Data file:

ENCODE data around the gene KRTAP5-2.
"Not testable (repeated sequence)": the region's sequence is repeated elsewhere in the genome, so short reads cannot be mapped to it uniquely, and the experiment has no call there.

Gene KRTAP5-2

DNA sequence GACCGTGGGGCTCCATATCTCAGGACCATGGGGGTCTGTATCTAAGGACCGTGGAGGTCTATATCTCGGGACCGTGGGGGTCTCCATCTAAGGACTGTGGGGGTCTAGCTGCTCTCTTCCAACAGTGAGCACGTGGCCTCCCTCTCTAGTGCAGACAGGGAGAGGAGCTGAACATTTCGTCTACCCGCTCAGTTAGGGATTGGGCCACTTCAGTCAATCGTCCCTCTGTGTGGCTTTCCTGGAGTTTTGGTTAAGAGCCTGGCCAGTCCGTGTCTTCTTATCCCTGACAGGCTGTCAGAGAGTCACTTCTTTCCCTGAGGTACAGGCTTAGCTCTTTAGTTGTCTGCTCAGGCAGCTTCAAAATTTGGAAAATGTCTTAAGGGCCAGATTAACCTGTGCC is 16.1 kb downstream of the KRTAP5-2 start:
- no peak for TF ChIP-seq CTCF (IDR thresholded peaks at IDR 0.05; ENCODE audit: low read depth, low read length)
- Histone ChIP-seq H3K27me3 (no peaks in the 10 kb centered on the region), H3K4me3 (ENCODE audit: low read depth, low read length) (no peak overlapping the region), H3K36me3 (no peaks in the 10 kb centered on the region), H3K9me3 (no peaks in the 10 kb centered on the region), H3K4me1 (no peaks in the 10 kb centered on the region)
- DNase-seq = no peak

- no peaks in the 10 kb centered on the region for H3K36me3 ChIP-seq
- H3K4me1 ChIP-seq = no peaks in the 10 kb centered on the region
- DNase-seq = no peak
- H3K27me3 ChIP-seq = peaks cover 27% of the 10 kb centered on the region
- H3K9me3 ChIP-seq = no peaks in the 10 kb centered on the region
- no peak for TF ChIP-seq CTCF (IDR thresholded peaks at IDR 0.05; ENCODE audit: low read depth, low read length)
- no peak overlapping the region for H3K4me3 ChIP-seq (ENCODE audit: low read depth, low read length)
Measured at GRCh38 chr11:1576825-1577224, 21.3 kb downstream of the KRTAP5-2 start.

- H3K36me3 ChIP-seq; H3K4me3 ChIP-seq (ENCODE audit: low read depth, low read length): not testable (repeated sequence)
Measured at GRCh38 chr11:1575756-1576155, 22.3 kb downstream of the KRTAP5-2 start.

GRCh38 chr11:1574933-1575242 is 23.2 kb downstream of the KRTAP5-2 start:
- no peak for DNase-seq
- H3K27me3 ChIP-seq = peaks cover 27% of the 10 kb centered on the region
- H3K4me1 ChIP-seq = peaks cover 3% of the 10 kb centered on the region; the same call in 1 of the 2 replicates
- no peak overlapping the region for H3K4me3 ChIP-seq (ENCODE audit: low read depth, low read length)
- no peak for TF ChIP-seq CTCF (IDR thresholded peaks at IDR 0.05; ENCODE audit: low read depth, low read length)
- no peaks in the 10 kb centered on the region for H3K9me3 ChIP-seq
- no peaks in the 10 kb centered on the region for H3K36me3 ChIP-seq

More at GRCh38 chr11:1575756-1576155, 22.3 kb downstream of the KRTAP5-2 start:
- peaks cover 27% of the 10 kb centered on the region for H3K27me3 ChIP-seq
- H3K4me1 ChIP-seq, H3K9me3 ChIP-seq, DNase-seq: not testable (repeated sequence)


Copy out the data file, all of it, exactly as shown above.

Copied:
ENCODE data around the gene KRTAP5-2.
"Not testable (repeated sequence)": the region's sequence is repeated elsewhere in the genome, so short reads cannot be mapped to it uniquely, and the experiment has no call there.

Gene KRTAP5-2

DNA sequence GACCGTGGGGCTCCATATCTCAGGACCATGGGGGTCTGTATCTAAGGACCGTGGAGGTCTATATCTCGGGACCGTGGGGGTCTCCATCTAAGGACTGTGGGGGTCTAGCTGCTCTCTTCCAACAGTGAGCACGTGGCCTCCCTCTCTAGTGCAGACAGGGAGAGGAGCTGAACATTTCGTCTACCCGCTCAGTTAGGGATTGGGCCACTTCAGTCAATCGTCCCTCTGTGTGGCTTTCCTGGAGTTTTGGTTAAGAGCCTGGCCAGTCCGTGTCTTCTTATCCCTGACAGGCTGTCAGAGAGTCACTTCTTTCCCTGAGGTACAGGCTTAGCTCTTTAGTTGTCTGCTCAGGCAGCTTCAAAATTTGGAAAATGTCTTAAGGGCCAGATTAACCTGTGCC is 16.1 kb downstream of the KRTAP5-2 start:
- no peak for TF ChIP-seq CTCF (IDR thresholded peaks at IDR 0.05; ENCODE audit: low read depth, low read length)
- Histone ChIP-seq H3K27me3 (no peaks in the 10 kb centered on the region), H3K4me3 (ENCODE audit: low read depth, low read length) (no peak overlapping the region), H3K36me3 (no peaks in the 10 kb centered on the region), H3K9me3 (no peaks in the 10 kb centered on the region), H3K4me1 (no peaks in the 10 kb centered on the region)
- DNase-seq = no peak

- no peaks in the 10 kb centered on the region for H3K36me3 ChIP-seq
- H3K4me1 ChIP-seq = no peaks in the 10 kb centered on the region
- DNase-seq = no peak
- H3K27me3 ChIP-seq = peaks cover 27% of the 10 kb centered on the region
- H3K9me3 ChIP-seq = no peaks in the 10 kb centered on the region
- no peak for TF ChIP-seq CTCF (IDR thresholded peaks at IDR 0.05; ENCODE audit: low read depth, low read length)
- no peak overlapping the region for H3K4me3 ChIP-seq (ENCODE audit: low read depth, low read length)
Measured at GRCh38 chr11:1576825-1577224, 21.3 kb downstream of the KRTAP5-2 start.

- H3K36me3 ChIP-seq; H3K4me3 ChIP-seq (ENCODE audit: low read depth, low read length): not testable (repeated sequence)
Measured at GRCh38 chr11:1575756-1576155, 22.3 kb downstream of the KRTAP5-2 start.

GRCh38 chr11:1574933-1575242 is 23.2 kb downstream of the KRTAP5-2 start:
- no peak for DNase-seq
- H3K27me3 ChIP-seq = peaks cover 27% of the 10 kb centered on the region
- H3K4me1 ChIP-seq = peaks cover 3% of the 10 kb centered on the region; the same call in 1 of the 2 replicates
- no peak overlapping the region for H3K4me3 ChIP-seq (ENCODE audit: low read depth, low read length)
- no peak for TF ChIP-seq CTCF (IDR thresholded peaks at IDR 0.05; ENCODE audit: low read depth, low read length)
- no peaks in the 10 kb centered on the region for H3K9me3 ChIP-seq
- no peaks in the 10 kb centered on the region for H3K36me3 ChIP-seq

More at GRCh38 chr11:1575756-1576155, 22.3 kb downstream of the KRTAP5-2 start:
- peaks cover 27% of the 10 kb centered on the region for H3K27me3 ChIP-seq
- H3K4me1 ChIP-seq, H3K9me3 ChIP-seq, DNase-seq: not testable (repeated sequence)